FDA approves first treatment for children with rare diseases that cause inflammation of small blood vessels
The U.S. Food and Drug Administration today approved Rituxan (rituximab) injection to treat granulomatosis with polyangiitis (GPA) and microscopic polyangiitis (MPA) in children 2 years of age and older in combination with glucocorticoids (steroid hormones). It is the first approved treatment for children with these rare vasculitis diseases, in which a patient’s small blood vessels become inflamed, reducing the amount of blood that can flow through them. This can cause serious problems and damage to organs, most notably the lungs and the kidneys. It also can impact the sinuses and skin.
The most common side effects of Rituxan are infections, infusion-related reactions, abnormally low level of lymphocytes in the blood (lymphopenia) and anemia. Health care professionals are advised to monitor patients for tumor lysis syndrome (a treatment complication where tumor cells are killed off at the same time and released into the bloodstream), cardiac adverse reactions, damage to kidneys (renal toxicity), and bowel obstruction and perforation (small hole formation).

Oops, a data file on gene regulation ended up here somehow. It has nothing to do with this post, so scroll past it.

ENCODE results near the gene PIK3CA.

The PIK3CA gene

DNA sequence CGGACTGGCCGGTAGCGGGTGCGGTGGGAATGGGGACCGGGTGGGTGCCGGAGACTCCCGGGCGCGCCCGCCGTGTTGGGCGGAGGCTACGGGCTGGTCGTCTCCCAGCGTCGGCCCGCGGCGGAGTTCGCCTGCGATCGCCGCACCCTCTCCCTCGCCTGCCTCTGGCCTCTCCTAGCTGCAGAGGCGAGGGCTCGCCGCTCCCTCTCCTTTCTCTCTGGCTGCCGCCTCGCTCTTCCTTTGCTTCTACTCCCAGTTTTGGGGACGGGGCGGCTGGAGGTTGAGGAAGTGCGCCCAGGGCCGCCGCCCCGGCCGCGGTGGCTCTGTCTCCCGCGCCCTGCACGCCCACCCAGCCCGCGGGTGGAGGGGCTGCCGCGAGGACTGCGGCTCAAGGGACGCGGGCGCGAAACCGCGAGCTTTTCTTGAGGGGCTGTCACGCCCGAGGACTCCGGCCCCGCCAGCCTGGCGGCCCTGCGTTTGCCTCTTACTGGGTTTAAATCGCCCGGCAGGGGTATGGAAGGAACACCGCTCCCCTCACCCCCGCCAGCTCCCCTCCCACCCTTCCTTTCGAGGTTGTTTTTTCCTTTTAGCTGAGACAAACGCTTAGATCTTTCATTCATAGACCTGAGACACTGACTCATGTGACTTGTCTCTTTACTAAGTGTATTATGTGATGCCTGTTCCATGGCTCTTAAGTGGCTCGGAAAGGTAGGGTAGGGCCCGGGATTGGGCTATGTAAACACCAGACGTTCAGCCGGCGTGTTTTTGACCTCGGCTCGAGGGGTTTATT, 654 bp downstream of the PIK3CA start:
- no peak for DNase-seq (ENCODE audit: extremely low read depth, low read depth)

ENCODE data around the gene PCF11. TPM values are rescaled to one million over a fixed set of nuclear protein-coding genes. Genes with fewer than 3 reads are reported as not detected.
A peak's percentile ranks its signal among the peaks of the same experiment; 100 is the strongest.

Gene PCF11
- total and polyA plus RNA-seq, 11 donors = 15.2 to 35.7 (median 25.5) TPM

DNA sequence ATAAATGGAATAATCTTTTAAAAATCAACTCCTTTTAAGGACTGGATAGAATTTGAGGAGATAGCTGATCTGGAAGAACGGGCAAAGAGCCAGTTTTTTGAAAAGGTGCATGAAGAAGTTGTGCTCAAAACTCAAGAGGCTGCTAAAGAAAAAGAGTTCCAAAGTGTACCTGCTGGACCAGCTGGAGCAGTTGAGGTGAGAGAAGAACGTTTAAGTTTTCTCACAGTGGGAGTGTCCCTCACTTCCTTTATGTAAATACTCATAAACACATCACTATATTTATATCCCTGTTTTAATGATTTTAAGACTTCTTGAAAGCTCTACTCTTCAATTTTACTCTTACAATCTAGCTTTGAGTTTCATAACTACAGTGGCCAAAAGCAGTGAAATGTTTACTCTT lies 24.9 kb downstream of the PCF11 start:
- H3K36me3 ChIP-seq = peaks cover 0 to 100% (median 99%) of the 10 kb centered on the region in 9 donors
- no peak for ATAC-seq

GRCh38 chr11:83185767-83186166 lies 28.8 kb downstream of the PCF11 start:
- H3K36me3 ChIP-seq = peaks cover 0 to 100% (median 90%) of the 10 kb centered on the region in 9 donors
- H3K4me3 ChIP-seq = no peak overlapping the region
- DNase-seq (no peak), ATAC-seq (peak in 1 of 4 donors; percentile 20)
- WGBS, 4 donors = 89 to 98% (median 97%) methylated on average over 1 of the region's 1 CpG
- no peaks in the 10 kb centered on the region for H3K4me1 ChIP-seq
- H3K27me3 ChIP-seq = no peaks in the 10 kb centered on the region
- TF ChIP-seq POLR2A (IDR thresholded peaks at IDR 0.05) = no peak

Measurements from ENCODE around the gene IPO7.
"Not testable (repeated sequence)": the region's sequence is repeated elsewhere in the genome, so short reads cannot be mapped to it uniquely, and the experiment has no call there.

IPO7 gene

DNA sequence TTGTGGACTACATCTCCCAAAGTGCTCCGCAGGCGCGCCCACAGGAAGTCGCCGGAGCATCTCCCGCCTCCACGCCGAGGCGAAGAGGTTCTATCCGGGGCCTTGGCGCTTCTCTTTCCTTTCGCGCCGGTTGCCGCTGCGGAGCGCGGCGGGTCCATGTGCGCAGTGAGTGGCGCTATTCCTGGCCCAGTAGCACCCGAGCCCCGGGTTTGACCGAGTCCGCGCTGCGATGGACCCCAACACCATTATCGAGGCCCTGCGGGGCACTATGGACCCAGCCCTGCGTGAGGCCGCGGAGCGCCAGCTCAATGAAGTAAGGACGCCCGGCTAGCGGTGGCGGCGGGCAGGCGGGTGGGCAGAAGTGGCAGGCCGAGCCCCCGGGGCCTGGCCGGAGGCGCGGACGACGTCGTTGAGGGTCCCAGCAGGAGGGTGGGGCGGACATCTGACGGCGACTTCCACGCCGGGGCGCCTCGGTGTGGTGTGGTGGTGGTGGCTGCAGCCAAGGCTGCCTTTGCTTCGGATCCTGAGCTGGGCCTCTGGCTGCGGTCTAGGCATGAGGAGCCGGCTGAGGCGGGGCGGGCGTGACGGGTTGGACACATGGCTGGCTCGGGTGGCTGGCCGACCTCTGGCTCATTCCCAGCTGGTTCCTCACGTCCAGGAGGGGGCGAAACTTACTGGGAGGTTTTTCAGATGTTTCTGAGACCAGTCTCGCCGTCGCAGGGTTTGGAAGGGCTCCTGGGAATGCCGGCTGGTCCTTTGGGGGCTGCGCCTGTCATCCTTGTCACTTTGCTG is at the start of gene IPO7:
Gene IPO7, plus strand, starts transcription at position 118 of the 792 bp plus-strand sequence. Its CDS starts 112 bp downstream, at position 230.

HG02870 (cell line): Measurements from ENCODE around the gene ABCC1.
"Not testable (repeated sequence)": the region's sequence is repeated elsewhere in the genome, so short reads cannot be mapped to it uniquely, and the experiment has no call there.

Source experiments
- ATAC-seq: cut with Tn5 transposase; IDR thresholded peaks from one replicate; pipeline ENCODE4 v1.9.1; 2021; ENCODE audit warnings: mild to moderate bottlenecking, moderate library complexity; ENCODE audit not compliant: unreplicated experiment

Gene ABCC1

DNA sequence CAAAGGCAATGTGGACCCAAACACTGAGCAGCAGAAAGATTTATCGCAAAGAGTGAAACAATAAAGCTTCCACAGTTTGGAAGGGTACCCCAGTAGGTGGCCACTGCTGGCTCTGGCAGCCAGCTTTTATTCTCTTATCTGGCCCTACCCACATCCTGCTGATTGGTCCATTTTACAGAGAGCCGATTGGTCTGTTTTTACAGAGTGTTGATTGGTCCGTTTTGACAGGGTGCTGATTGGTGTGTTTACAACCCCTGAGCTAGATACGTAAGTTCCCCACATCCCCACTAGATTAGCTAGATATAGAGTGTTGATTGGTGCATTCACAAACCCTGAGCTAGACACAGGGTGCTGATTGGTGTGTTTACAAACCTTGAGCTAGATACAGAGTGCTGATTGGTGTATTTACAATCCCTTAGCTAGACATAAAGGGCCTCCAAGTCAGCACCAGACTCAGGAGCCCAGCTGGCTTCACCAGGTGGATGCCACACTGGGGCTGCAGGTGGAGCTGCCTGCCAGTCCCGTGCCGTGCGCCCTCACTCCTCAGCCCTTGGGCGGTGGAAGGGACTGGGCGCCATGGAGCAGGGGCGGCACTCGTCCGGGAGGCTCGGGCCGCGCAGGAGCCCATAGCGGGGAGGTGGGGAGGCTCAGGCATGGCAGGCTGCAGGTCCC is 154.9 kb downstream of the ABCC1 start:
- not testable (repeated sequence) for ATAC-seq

The doctor and patient information for Rituxan contains a boxed warning to draw attention to increased risks of the following: fatal infusion reactions; potentially fatal severe skin and mouth reactions; hepatitis B virus reactivation that may cause serious liver problems, including liver failure and death; and progressive multifocal leukoencephalopathy, a rare, serious brain infection that can result in severe disability or death. This product must be dispensed with a patient Medication Guide that provides important information about the drug’s uses and risks.
For more information, please visit: Rituxan